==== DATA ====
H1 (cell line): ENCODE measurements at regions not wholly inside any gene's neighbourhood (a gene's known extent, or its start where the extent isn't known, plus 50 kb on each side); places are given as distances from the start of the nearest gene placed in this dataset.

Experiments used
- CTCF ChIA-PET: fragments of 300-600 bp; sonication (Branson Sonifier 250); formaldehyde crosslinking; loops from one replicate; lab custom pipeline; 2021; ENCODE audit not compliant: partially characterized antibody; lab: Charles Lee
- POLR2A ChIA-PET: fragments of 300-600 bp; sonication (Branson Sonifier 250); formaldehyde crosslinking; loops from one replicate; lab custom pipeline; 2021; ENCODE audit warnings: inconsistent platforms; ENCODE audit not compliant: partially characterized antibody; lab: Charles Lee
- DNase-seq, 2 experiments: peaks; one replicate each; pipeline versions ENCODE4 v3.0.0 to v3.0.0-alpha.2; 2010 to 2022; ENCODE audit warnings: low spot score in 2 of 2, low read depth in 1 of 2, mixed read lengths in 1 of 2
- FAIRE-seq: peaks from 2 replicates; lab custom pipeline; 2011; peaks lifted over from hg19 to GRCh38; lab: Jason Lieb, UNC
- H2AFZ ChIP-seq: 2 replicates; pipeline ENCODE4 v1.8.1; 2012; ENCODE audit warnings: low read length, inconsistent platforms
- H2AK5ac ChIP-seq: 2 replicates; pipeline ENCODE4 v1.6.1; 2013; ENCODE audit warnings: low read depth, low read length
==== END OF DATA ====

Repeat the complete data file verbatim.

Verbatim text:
H1 (cell line): ENCODE measurements at regions not wholly inside any gene's neighbourhood (a gene's known extent, or its start where the extent isn't known, plus 50 kb on each side); places are given as distances from the start of the nearest gene placed in this dataset.

Experiments used
- CTCF ChIA-PET: fragments of 300-600 bp; sonication (Branson Sonifier 250); formaldehyde crosslinking; loops from one replicate; lab custom pipeline; 2021; ENCODE audit not compliant: partially characterized antibody; lab: Charles Lee
- POLR2A ChIA-PET: fragments of 300-600 bp; sonication (Branson Sonifier 250); formaldehyde crosslinking; loops from one replicate; lab custom pipeline; 2021; ENCODE audit warnings: inconsistent platforms; ENCODE audit not compliant: partially characterized antibody; lab: Charles Lee
- DNase-seq, 2 experiments: peaks; one replicate each; pipeline versions ENCODE4 v3.0.0 to v3.0.0-alpha.2; 2010 to 2022; ENCODE audit warnings: low spot score in 2 of 2, low read depth in 1 of 2, mixed read lengths in 1 of 2
- FAIRE-seq: peaks from 2 replicates; lab custom pipeline; 2011; peaks lifted over from hg19 to GRCh38; lab: Jason Lieb, UNC
- H2AFZ ChIP-seq: 2 replicates; pipeline ENCODE4 v1.8.1; 2012; ENCODE audit warnings: low read length, inconsistent platforms
- H2AK5ac ChIP-seq: 2 replicates; pipeline ENCODE4 v1.6.1; 2013; ENCODE audit warnings: low read depth, low read length